Just checked the rules for small claims in NJ and I think you are right. Malpractice suits are prohibited, so I think that route is out. If you could get it into small claims, I wouldn't worry about the insurance company sending a lawyer for a possible $3000 case, as it's not worth their time. More likely they would offer to settle Even if they did send a lawyer, the judge knows small claims is to give the little guy a fair shot, so I doubt he'd let a lawyer bury you in legaleze. But if small claims is out, I don't see any alternative that makes any sense.
Another possible data point occurred to me. I believe the max you can hope to recover in any case would be the inspector's fee, plus whatever a judge would determine is the difference in worth of a house with copper clad alum vs a house with copper wiring. If you know a real estate agent, you could see if they have any actual experience in sales where the inspection uncovered that type wiring, or even full alum wiring. They could tell you what happened and how much difference it made in selling price. Even that is probably very hard to determine, because other factors can be involved. But if you were to pursue this in any court, that would be evidence you would need to prove damages. If a realtor tells you it can't be determined or made little difference, then you know you are gonna have a hard time proving damages.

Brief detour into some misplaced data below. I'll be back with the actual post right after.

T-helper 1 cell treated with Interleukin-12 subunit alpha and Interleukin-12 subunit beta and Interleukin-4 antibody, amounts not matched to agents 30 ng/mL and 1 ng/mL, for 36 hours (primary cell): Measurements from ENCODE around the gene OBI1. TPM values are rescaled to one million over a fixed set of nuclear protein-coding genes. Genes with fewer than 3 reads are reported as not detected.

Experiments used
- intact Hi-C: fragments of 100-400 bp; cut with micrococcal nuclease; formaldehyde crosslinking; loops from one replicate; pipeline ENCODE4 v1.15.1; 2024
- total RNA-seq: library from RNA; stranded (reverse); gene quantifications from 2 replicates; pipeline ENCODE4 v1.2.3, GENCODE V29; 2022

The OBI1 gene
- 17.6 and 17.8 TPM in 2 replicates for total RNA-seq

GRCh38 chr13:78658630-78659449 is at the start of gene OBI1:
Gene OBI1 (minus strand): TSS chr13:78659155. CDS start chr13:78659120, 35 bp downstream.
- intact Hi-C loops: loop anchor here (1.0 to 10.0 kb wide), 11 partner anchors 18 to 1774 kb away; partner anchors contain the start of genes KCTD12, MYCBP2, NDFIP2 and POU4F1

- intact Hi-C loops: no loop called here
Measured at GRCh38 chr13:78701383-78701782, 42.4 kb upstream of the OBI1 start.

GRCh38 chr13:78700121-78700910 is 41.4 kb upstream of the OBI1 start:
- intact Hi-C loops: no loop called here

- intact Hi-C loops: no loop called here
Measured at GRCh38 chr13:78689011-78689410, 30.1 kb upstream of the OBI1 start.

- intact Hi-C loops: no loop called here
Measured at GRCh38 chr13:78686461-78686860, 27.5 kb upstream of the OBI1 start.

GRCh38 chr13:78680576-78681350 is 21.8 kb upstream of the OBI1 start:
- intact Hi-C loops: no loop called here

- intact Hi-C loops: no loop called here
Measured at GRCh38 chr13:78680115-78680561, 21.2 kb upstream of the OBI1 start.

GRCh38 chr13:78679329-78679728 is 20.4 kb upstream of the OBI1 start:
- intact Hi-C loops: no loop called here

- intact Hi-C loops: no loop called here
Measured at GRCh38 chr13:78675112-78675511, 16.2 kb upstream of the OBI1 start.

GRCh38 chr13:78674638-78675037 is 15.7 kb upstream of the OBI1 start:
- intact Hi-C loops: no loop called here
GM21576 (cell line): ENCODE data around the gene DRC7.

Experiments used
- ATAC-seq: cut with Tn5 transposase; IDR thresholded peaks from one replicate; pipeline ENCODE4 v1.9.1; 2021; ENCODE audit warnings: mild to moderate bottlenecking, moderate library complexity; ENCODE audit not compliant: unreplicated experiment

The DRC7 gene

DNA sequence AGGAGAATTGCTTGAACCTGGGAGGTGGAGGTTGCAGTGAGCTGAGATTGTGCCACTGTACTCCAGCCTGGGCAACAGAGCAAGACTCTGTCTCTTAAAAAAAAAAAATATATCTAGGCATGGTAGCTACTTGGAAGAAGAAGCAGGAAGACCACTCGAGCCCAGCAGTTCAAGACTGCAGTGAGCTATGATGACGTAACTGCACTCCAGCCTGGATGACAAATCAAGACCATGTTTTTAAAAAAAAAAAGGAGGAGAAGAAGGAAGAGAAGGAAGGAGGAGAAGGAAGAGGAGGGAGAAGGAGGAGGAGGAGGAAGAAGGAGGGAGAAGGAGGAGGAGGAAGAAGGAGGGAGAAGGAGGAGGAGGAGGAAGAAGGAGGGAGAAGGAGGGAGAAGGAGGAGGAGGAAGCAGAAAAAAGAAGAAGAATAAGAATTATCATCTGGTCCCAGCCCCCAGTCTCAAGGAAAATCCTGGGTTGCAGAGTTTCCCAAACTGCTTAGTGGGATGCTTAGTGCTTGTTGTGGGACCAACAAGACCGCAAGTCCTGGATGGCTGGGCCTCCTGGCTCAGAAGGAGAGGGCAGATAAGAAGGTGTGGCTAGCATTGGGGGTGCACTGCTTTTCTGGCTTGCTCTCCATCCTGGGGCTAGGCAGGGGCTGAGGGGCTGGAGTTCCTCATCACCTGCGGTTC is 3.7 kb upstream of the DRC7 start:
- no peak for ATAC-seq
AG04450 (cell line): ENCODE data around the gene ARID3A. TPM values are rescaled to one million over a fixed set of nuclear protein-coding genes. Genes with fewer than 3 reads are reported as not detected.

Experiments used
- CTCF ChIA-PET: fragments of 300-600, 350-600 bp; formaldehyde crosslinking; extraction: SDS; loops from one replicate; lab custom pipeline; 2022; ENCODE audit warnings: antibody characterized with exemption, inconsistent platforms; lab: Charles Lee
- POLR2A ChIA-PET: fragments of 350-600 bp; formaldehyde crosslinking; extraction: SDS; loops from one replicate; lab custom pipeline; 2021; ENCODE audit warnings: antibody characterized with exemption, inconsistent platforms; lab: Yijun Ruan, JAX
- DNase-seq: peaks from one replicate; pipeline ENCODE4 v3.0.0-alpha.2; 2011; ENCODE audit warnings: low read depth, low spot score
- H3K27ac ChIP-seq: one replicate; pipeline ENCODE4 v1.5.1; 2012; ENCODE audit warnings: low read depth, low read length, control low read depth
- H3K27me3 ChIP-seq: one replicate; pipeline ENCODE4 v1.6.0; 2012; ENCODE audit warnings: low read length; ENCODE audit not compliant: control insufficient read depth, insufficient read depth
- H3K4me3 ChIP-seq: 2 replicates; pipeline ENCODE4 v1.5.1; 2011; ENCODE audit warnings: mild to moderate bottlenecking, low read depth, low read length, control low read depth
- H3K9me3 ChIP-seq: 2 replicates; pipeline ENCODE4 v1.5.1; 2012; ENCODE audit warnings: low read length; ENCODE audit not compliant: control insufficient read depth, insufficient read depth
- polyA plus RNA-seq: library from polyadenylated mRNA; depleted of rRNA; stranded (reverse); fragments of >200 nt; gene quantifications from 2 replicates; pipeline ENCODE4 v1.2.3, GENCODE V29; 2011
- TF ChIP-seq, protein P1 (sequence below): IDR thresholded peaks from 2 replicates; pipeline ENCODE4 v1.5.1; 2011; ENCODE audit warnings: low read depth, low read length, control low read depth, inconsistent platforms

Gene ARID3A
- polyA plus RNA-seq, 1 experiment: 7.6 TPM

I would also check the NJ sellers disclosure law rules at the DCA, which are pretty strict and what the requirements are for disclosing alum wiring. You might have a legitimate claim against the seller, if for example it is required to be disclosed, you can show they knew it and didn't disclose it. But of course that comes with it's own problems. You could check with the town for records of electrical permits pulled and what they show.